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This is yet another of my questions regarding first-order logic without equality. It is actually two questions. First, some definitions: An antisymmetric relation on a set $S$ is a binary relation $R$ that satisfies the sentence $\forall x \forall y ((xRy \land yRx) \rightarrow x=y)$. Also, a coreflexive relation on a set $S$ is a binary relation $R$ that satisfies the sentence $\forall x \forall y (xRy \rightarrow x=y)$. My question is, what is an axiomatization of the equality-free first-order theory of both these classes of relations? I conjecture that the equality-free theory of the class of antisymmetric relations can be axiomatized by the sentence $\forall x \forall y ((xRy \land yRx) \rightarrow xRx)$. I also conjecture that the equality-free theory of coreflexive relations can be axiomatized by the two sentences $\forall x \forall y(xRy \rightarrow yRx)$ and $\forall x \forall y \forall z ((xRy \land yRz) \rightarrow xRz)$. Are either or both of these conjecture true?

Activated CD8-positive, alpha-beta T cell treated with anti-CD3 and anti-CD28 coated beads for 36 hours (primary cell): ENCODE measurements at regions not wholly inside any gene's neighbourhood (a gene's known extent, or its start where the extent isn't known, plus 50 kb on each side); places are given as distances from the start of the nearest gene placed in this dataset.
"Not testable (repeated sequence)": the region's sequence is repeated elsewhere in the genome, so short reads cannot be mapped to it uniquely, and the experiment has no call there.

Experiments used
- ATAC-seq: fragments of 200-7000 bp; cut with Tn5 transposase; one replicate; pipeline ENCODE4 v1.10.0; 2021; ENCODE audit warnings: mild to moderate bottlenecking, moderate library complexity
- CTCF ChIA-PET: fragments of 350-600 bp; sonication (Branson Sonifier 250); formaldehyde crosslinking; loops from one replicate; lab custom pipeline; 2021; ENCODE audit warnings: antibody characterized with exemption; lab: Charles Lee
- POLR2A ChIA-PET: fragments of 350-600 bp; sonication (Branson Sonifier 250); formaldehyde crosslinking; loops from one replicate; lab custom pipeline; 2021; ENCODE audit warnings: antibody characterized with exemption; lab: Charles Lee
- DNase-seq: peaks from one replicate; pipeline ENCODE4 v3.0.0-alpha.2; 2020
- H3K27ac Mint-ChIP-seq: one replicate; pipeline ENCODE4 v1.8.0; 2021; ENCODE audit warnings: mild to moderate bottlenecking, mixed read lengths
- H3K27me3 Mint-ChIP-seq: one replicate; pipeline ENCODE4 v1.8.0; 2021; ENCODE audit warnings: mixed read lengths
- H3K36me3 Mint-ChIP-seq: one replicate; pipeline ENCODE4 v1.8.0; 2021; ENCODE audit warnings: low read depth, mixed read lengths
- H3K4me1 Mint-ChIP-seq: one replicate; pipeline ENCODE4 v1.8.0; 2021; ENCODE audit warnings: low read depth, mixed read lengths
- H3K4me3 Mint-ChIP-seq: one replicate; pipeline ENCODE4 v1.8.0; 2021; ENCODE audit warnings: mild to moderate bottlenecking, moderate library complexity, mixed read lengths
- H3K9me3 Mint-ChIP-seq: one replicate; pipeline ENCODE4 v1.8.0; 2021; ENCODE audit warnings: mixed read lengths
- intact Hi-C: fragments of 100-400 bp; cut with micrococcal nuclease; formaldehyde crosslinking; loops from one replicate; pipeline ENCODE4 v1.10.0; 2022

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Hint: if $xRy$, $xRz$ and $yRx$ hold and $R$ is weakly antisymmetric, what can you say about $yRz$?

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